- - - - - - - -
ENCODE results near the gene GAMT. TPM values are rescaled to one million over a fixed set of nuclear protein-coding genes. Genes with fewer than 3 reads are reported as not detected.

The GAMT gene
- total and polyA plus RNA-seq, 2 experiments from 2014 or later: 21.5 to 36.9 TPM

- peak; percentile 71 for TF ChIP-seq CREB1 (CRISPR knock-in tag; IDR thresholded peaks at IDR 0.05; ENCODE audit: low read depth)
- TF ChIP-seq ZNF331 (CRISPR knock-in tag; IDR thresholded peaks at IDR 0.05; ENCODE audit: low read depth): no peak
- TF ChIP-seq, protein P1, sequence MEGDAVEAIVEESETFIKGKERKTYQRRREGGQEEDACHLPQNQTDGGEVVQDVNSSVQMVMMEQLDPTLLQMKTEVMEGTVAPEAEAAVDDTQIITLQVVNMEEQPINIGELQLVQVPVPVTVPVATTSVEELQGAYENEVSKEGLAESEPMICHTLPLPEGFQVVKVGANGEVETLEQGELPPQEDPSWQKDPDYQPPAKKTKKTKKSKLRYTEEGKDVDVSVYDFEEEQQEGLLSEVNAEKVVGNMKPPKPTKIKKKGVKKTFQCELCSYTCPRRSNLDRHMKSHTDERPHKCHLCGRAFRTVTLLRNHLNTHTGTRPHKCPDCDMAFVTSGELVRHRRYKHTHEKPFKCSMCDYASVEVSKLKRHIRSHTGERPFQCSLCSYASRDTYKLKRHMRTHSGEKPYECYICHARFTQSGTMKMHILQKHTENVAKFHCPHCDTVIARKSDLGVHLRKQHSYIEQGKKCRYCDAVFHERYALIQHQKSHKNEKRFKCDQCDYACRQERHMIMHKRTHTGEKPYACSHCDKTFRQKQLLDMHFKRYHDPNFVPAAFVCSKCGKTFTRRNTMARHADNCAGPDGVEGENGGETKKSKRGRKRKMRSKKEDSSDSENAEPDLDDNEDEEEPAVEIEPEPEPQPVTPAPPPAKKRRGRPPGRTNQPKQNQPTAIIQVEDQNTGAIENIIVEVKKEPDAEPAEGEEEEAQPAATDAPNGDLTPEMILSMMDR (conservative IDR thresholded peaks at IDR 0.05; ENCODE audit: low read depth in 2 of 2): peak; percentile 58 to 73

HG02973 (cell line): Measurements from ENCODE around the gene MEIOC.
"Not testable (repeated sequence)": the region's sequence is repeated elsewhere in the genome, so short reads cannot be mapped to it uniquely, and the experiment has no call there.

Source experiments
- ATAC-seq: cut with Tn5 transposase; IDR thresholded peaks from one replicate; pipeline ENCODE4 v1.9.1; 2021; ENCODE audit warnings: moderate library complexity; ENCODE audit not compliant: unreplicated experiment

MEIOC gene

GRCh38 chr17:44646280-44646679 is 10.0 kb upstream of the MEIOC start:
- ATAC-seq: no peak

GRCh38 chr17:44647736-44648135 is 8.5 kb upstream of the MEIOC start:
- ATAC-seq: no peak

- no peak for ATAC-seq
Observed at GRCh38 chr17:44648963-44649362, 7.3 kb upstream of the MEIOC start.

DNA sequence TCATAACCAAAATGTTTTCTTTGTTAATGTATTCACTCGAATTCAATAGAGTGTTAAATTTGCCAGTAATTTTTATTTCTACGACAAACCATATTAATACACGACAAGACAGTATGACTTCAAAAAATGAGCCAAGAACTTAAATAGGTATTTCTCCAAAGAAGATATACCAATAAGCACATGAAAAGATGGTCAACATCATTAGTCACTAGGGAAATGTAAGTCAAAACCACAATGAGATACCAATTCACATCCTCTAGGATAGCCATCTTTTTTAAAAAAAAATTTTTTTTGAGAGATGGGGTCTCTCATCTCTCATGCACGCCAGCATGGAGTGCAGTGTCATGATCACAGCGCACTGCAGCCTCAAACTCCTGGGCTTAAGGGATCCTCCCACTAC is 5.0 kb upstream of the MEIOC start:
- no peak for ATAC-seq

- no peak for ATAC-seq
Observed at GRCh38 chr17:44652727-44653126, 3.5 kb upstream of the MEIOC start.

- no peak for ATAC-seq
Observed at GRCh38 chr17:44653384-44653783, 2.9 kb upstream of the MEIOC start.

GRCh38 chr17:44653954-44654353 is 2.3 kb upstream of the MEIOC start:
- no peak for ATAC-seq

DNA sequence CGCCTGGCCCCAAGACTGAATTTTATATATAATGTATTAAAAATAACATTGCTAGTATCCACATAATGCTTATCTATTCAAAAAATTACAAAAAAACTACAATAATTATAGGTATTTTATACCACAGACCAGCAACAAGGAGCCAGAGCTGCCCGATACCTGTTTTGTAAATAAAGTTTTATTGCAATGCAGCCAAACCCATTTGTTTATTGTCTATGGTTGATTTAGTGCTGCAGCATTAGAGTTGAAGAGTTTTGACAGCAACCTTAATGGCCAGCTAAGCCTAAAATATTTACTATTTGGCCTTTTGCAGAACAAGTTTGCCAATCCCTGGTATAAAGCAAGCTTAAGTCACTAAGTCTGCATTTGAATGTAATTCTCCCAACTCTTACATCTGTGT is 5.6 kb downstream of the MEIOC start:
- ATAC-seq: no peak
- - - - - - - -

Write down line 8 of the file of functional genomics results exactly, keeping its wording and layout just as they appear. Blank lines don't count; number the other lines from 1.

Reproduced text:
"Not testable (repeated sequence)": the region's sequence is repeated elsewhere in the genome, so short reads cannot be mapped to it uniquely, and the experiment has no call there.